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THE LORD S PRAYER. REV. HUGH STOWELL BROWOne of the highest honors conferred on man, perhaps the very highest, is, that he is enabled to hold communion with his God by prayer. Certainly the question may be asked, Why should we pray at all, seeing that God, if there be a God, must know all our words before we express them, and works all things according to the determinate counsel of his own will ? But we do not pray in order to inform the Divine Being of our necessi- ties and desires, yet we thus acknowledge our dependence upon him, and profess our trust in him. He has himself ordained this method of holding communication with him; and however men may choose to perplex themselves in reasoning upon the philosophical bearings of this subject, prayer seems to be almost an instinct of the human heart, a law of our nature, which, however it may be kept in abeyance under ordinary circumstances, often comes into striking operation in great emergencies, such as a terrific storm at sea, a severe illness, or the clanger of losing a much-loved friend. On such occasions, men pray who never prayed before ; and scepticism itself, in times of deep distress and fearful apprehension, often bends its 2 (17) 18 LECTURES FOR THE PEOPLE. stubborn knees, and would fain take refuge beneath the shadow of God's throne. In the exercise of this great privilege, we need instruction. We ought to know the character of Him to whom we pray; we ought to know the nature of tl requests which it is right to offer at his footstool. In
 
that form of supplication generally known as the Lord's Prayer, Jesus Christ has given us this instruction; and in offering the requests which that prayer contains, we may rest assured that we offer nothing unwise, nothing unacceptable. The King of Heaven has here given us, in his own handwriting, the very petition which we are to present at his throne, as expressive at once of our w T ants and of his will. This prayer is often uttered in a formal, and even in a superstitious spirit, as if in the mere words there were some mysterious charm ; and it is frequently offered by persons who are perfectly sincere and earnest, but who are not at all aware of its great compass and marvellous amplitude of meaning. To understand this prayer in all its fullness, it must be care- fully studied. It is so simple, that it may be intelligently offered by a child; it is so profound, that the wisest men have never exhausted its stores of meaning. I have no doubl thai this justly \ en ¦ nted by many of my hearers: T would fain hone that it is ¦ I by them all: and my object on this bis glorious model of prayer I the formality and '.ion which in many minds are associated with it, to explain it in as brief and intelligible a manner as I can, and to point out some of those less obvious but very valuable truths which the prayer THE LORD'S PRAYER. 19 contains, but which, in consequence of your not having given much attention to the subject, may have escaped your observation. I invite you, therefore, to join with me, for a short time, in listening to the greatest of all instructors, as he teaches us how to pray. For this, it M worthy of notice, is what he teaches. He does not tell us that we ought to pray, or why we ought to pray; he does not urge us to engage in this work ; no, he takes it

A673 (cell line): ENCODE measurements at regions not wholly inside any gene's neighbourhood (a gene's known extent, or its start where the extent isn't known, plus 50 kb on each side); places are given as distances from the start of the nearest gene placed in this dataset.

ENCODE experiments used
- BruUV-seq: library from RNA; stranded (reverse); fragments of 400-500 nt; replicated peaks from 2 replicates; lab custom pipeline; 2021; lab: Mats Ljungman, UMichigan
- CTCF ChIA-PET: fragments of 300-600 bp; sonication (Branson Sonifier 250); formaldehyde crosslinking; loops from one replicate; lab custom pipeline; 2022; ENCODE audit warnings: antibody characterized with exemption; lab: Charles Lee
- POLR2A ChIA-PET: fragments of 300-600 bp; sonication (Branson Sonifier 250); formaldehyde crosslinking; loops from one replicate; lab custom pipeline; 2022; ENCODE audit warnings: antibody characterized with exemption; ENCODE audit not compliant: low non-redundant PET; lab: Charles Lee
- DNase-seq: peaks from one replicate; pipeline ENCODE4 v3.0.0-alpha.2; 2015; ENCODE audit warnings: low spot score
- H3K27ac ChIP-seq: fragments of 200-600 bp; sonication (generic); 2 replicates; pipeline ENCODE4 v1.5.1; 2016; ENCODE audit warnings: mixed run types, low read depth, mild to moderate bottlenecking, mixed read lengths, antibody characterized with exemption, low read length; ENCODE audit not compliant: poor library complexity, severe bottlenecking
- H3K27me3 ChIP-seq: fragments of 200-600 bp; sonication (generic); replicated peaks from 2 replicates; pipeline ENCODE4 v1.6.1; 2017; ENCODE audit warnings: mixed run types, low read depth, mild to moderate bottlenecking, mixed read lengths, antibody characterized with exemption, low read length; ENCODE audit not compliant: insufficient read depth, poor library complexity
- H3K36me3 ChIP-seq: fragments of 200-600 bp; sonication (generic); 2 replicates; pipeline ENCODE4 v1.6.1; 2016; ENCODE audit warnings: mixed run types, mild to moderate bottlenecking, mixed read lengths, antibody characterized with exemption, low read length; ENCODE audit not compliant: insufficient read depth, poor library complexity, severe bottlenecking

for granted that we, as reasonable creatures, and not brute beasts, are quite sensible that prayer is a duty and a privilege; he takes it for granted that there is no unwillingness to pray: just as the Bible never enters into arguments to prove the existence of a God, because it assumes that no man will be such a fool as to doubt God's existence ; so it is remarkable that Christ assumes a general, if not universal, conviction and sense of the reasonableness of prayer ; he pays respect to the dignity of human nature by making this assumption, and therefore proceeds to tell us, not why we should pray, but in what manner this recognised duty should be performed, this acknowledged privilege exercised. And first he tells us how we are to address God, " Our Father which art in heaven." See what light these words throw upon the character of the Divine Being. They tell us that he is not the angry, cruel, vindictive tyrant whom most ¦ of the heathens consider him to be ; they tell us that this world and its inhabitants are not under the dominion of some cold, heartless, iron-bound necessity or fate, as many philosophers have taught; they tell us that while God is our Creator, our King, and our Judge, he is also our Friend, and more than our 20 LECTURES FOR THE PEOPLE. Friend, our Father. It ought to be a source of unspeak- able satisfaction to have from such an authority such a statement, as to the character of God, and his relationship to us. A thoughtful man may well be astonished as he reads these words, and finds that he, a poor, weak, icmorant, sinful creature, has a right to call the glonoft Deity his Father. He will very naturally ask on what this right is founded ; and the foundation of this right, I believe°, you will find to be this, the fact that « God sent forth his Son" Jesus Christ for this purpose, amongst